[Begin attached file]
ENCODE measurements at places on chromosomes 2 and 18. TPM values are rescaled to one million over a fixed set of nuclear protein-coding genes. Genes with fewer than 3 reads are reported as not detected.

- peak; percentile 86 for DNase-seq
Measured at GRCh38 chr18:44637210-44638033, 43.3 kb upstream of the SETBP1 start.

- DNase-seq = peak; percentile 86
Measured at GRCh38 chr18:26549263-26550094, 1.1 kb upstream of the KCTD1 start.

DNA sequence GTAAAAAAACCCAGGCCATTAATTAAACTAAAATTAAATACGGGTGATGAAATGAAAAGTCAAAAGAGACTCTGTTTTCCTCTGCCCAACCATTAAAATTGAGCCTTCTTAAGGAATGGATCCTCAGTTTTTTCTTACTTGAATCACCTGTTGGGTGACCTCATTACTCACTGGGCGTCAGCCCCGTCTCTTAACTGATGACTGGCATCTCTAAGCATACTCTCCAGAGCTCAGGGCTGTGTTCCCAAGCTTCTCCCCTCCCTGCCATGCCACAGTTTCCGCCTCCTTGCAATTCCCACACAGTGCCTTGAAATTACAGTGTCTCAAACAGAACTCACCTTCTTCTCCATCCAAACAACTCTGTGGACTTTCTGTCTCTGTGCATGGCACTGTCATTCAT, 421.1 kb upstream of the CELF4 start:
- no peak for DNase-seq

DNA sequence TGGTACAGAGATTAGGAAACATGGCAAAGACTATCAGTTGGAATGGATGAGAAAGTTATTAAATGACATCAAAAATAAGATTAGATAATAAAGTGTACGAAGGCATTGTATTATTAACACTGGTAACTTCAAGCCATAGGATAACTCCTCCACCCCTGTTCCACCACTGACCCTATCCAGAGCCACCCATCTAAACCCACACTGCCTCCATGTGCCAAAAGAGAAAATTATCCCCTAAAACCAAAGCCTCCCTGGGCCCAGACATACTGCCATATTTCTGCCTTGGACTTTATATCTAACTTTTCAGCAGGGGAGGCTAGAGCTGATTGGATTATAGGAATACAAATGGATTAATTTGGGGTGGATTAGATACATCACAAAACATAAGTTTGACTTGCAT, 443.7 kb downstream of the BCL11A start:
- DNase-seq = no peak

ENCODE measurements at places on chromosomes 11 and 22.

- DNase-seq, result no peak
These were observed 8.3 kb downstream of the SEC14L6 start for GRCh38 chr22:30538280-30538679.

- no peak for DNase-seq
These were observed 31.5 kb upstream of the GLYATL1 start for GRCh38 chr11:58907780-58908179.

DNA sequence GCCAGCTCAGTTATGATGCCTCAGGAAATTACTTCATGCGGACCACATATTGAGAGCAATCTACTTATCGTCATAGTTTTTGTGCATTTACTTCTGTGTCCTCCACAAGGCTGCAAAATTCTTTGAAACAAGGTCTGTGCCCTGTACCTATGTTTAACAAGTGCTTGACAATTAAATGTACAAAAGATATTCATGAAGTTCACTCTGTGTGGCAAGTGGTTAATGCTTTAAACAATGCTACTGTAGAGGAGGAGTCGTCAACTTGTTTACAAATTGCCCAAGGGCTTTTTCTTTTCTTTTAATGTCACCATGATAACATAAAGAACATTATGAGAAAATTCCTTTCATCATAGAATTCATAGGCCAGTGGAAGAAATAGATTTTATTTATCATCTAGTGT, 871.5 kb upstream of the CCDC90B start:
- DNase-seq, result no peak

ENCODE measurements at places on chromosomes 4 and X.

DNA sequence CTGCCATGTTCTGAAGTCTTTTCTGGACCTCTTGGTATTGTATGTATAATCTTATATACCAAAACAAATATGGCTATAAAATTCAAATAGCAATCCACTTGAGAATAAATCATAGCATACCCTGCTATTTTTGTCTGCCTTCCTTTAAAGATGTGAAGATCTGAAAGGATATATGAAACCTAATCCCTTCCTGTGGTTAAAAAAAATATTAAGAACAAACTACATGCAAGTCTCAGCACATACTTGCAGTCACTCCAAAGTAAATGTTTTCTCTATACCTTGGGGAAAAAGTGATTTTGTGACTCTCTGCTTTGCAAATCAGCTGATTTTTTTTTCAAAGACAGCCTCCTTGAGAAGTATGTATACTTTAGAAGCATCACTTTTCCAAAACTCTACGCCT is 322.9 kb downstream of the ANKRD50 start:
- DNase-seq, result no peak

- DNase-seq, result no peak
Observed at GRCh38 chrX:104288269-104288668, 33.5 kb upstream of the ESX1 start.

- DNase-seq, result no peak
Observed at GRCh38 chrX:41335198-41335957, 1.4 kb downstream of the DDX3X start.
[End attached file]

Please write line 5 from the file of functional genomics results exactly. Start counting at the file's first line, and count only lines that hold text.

Measured at GRCh38 chr18:26549263-26550094, 1.1 kb upstream of the KCTD1 start.